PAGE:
5. Surely, a significant part of the question involves his current status – is he repentant, bitterly regretting his actions (and not just because said actions have seen him become unemployed and homeless), or has he decided to brazen matters out, arguing that it’s all OK really?

    > He is a member of the Church of England. Does the CoE require moral purity for its priests? Well, they would have very few left if they did.

    There is a bit more to it than that – the bible recognises that if we look for perfection in church oversight, we won’t have any. However, there are are some straightforward rules about who is (and by implication isn’t) suitable – one of the qualifications being that they are the husband of one wife (2 Timothy 3 v 2). Having a ‘bit of the side’ is a clear beach of that, so he is clearly at present unsuitable.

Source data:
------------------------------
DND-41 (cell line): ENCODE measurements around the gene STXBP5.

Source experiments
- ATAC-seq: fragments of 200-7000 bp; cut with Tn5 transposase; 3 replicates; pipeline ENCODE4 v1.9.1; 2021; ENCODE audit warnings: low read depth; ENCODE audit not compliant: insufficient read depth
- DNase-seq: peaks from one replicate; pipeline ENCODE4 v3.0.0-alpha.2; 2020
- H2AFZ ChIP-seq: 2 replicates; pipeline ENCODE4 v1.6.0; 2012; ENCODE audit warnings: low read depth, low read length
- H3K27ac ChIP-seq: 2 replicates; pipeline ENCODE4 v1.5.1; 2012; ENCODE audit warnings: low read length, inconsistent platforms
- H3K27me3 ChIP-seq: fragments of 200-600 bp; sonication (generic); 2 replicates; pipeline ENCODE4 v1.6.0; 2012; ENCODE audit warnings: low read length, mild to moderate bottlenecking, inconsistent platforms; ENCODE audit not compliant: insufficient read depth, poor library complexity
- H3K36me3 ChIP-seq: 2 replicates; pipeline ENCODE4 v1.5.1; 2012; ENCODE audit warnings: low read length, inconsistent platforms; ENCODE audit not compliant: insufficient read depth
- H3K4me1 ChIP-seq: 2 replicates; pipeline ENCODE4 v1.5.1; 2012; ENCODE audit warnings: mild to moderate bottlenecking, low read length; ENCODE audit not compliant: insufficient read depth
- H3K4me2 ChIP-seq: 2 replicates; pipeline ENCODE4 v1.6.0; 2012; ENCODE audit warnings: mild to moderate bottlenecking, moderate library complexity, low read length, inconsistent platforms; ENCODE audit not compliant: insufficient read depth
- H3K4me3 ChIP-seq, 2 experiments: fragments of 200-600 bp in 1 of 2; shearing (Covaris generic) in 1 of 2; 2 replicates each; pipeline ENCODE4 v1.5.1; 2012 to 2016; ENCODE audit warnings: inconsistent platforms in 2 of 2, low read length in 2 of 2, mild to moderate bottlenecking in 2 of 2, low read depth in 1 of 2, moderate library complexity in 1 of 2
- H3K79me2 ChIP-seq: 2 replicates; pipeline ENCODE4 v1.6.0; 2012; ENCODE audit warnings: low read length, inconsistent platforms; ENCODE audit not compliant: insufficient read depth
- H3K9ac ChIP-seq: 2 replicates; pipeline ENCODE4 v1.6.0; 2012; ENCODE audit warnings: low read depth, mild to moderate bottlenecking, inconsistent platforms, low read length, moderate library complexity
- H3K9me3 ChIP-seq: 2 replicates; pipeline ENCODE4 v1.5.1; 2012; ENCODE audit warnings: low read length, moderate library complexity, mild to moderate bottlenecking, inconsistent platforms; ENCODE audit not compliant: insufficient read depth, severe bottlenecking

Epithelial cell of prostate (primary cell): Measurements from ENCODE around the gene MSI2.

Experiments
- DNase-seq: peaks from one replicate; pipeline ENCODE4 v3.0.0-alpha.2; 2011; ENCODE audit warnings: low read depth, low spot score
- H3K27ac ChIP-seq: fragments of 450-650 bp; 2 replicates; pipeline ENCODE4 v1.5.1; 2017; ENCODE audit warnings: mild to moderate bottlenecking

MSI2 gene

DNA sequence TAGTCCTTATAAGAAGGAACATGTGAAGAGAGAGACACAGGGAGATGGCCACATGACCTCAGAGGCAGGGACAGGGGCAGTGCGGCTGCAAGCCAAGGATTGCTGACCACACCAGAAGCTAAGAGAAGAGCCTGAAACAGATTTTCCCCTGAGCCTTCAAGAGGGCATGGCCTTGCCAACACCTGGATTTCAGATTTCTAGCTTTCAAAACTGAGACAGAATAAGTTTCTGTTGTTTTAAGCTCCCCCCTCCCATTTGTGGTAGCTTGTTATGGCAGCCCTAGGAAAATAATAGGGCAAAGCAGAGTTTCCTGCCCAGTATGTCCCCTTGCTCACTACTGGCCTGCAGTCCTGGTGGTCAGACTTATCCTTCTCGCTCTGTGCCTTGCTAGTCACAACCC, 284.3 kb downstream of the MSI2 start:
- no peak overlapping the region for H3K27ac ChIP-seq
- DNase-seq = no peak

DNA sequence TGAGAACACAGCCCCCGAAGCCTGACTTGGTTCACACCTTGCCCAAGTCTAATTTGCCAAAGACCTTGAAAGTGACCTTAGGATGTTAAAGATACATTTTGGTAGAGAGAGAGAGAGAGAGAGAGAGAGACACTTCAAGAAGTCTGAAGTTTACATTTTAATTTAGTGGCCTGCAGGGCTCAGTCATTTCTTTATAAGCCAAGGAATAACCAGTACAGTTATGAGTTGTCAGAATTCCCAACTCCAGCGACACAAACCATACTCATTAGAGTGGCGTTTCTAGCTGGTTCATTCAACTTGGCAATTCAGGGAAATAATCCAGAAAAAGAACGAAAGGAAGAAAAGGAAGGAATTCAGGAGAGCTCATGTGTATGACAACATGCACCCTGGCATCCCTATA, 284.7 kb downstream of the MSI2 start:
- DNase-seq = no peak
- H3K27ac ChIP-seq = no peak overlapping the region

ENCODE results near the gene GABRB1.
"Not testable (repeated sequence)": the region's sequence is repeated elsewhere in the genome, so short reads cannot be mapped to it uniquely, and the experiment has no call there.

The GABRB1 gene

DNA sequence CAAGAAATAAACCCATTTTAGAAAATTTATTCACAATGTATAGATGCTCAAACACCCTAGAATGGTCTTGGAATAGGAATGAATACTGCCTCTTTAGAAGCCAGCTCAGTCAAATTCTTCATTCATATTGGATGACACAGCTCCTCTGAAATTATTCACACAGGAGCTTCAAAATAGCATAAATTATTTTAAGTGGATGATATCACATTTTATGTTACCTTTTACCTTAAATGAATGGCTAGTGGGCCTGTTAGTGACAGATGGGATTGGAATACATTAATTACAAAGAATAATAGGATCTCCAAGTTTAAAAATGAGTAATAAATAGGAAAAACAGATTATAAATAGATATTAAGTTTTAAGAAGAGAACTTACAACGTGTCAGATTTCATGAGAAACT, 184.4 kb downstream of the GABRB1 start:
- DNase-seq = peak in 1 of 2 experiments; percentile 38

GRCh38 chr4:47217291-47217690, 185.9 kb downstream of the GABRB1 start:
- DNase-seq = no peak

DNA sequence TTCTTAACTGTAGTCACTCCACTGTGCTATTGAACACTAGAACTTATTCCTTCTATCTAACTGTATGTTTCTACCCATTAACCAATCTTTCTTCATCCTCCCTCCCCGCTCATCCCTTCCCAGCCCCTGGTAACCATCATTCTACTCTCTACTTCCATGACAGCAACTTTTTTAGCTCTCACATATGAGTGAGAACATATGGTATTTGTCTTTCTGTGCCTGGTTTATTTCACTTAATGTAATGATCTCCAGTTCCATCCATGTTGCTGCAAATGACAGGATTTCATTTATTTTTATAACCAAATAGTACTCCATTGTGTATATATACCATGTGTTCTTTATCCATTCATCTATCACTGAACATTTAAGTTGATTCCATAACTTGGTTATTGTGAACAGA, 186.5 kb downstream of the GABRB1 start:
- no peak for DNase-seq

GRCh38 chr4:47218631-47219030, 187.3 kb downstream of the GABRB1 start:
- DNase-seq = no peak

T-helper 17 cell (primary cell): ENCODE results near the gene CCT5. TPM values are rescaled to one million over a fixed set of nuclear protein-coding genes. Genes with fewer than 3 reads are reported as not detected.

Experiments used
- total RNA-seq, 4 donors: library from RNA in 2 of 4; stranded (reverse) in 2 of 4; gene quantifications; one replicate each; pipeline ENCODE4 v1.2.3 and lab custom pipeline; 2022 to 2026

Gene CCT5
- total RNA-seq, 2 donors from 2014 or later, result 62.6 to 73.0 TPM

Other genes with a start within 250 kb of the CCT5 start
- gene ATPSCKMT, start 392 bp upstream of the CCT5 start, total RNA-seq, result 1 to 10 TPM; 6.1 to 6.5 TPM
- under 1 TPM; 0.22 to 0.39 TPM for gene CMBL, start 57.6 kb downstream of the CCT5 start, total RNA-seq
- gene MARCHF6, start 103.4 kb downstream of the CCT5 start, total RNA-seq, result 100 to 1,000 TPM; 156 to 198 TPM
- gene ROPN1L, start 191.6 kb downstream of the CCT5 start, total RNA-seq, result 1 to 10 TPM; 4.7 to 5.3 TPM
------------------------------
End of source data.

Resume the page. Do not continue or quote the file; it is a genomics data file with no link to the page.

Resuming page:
6. What happened to forgiveness and” go and sin no more”. He at least deserves a second chance to sin no more. If it turns out he still can’t keep it in his pants–then sack him.

  7. Father Ted:(puts phone down) “Great News”
    Father Dougal “You’re getting married”
    Father Ted: “Is that a joke?”
    Father Dougal (slightly puzzled)” “Er… Yes”

    Stigler–His wife’s hot for a Priest’s wife??

  8. “The Rev Stephen Vincent, 40, said his family had been left ‘on the brink’ . . . ”

    Here’s a good part of the man’s problems right there. Thinking his family was *left* on the brink – no man, you *put them there*. Take some responsibility for your actions.

  9. Ah, Father Ted. Along with Britpop, that feels to me as the defining end of an era, that era being “the one where you felt like you were allowed to have a bit of fun”.

  10. So Much for Subtlety

    Ian B – “It’s not actually Donatism. Donatism was a matter of whether a one bad apple could break the chain of ordination of the priesthood.”